In Ancient Greece, the parasol (skiadeion) was an indispensable accessory for a lady of fashion in the late 5th century BC – it is mentioned by Aristophanes as being a common article used by females (but not males because that was a seen as a mark of effeminacy) and was not only portable, but able to be easily opened and closed. For a brief period, between 505 and 470 BC, cultural changes led to Greek men beginning to use parasols too. Greek vase iconography shows a transition from men carrying swords to spears to staffs to parasols to, eventually, nothing. The umbrella was often a symbol of status – for example, the daughters of the Metics (foreign residents) were required to carry parasols over the heads of Athenian women as a public display of their inferiority. And it often had religious significance, such as when a white parasol was borne by the priestesses of the goddess during the feast of Athene Sciras.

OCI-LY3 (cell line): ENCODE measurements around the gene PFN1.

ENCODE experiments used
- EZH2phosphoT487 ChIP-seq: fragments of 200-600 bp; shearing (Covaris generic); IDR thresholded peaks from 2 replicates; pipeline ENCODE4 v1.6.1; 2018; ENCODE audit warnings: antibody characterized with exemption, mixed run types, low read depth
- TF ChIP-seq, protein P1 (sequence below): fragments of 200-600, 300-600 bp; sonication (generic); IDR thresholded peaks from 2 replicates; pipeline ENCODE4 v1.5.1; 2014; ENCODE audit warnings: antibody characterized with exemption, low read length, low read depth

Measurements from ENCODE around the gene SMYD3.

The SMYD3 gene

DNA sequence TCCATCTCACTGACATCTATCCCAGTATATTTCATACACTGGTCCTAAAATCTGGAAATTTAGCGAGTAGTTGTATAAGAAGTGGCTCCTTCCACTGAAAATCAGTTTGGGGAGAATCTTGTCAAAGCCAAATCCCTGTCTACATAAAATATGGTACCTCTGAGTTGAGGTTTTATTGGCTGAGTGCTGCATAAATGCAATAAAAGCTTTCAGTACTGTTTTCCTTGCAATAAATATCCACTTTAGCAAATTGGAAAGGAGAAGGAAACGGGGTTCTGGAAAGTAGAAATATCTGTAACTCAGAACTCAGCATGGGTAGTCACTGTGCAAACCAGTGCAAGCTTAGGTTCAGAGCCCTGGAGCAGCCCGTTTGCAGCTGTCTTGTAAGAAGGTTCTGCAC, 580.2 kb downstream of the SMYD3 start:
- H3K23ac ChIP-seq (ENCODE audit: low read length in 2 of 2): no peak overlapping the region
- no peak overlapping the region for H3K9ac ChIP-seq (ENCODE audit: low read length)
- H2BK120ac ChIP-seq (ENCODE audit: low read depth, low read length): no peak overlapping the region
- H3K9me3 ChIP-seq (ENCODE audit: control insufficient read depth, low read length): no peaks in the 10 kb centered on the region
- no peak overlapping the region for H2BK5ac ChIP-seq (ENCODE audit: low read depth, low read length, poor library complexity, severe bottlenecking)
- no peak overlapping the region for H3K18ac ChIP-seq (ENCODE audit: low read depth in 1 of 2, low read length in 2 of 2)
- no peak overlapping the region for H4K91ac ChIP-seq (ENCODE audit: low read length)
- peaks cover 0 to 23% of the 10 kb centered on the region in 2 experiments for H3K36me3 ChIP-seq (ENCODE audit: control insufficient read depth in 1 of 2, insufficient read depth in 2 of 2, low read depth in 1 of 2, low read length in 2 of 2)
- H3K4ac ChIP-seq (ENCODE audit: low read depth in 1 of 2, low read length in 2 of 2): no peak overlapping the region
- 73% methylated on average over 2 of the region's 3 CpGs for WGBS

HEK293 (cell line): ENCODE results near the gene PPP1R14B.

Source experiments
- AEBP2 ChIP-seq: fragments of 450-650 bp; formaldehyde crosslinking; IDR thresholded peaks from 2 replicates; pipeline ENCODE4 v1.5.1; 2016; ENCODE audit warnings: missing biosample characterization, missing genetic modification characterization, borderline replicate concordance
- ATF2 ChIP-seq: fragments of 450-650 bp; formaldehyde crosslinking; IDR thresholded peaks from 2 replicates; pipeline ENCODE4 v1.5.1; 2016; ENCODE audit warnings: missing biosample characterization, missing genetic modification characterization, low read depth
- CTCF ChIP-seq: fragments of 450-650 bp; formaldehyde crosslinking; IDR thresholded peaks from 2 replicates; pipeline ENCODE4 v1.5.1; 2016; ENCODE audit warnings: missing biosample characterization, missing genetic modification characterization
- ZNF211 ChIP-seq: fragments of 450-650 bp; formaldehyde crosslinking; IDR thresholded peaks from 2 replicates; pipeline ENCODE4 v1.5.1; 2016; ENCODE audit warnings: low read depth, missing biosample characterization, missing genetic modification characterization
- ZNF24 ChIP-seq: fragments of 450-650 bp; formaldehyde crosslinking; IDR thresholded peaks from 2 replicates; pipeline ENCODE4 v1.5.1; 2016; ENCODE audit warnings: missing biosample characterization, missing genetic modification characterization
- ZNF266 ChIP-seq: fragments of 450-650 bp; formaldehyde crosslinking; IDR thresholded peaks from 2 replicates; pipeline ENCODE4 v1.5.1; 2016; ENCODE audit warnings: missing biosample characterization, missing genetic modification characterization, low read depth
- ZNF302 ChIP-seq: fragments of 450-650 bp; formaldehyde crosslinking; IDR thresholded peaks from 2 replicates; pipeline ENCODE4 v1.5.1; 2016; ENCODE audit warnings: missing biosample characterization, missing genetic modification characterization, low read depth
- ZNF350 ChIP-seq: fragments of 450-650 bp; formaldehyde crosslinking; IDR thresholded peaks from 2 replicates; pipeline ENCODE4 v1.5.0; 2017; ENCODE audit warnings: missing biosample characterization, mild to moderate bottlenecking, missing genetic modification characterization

From Ancient Greece, parasol usage passed to Ancient Rome, where it was also routinely used by women, while “effeminate Roman men were permitted to shield themselves from the heat using an umbraculum”, a device made from skin or leather, and capable of being lowered at will.
References to parasols can also be found in relics from Ancient India, such as the Sanskrit epic Mahabharata (from the 4th Century BC) which relates a legend in which an angry hunter shoots his arrow at the sun for delaying his wife, causing the sun to beg for mercy and to offer the woman a parasol as penance. In the Congo, umbrellas were used during marriage ceremonies to mark sacred space, and folk tales from Africa to Burma featured kings who reigned with their royal umbrellas.
The Chinese character for umbrella is sǎn, a pictograph resembling the modern umbrella in design: 傘
In an ancient book of Chinese ceremonies, called Zhou Li (The Rites of Zhou), dating back to 2,400 years ago, there is a direction that “the dais should be placed upon the imperial cars”. The figure of this “dias”, and the description of it given in the explanatory commentary, indicate it was some kind of giant umbrella, composed of “28 arcs” and held together with “ribs”, with a supporting rod in two parts, the lower being a wider tube into which the upper rod can slide in and out.